Last update: March 29, 2016
Minimal risk for breastfeeding and infant.
Drugs used in the treatment of opioid dependence and treatment of neonatal opiate withdrawal.
It is excreted in breast milk in clinically non-significant amount without problems in the short or long term in infants whose mothers were treated. Plasma levels of these infants were undetectable or very low.
The dose that gets the infant through the mother's milk, even when taking 70-150 mg a-day, is much lower than that used to treat neonatal abstinence syndrome. This is a reason for not using it as a solely measure of treatment.
It should be reinforced that it is observed a non-polydrug behavior and adequacy of maternal care is maintained. Many newborns are either premature or underweight infants, and over 60% develop withdrawal syndrome at about one post-natal month. Breastfeeding with regard to the entire context of addictive behavior is neither easy nor frequently achieved. Much help is needed on supporting addicted mothers by health and social services in the community.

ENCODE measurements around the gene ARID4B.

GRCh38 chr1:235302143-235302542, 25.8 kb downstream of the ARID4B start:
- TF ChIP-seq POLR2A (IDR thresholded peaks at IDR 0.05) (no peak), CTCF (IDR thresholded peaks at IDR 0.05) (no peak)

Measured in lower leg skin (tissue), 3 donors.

Methadone excretion into breast milk is minimal regardless of the dose taken by the mother. No correlation was found between maternal dose and concentration in either breast milk or infant plasma.
It has been shown delayed onset of neonatal abstinence syndrome, less need for drug treatment and lower average of hospital stay in breastfed infants.
High doses can lead to a slow start (within 2-6 weeks) of withdrawal syndrome when breastfeeding is suddenly stopped.
Methadone can cause galactorrhea due to increased prolactin secretion.
We do not have alternatives for Methadone Hydrochloride since it is relatively safe.
Suggestions made at e-lactancia are done by APILAM´s pediatricians and pharmacists, and are based on updated scientific publications.
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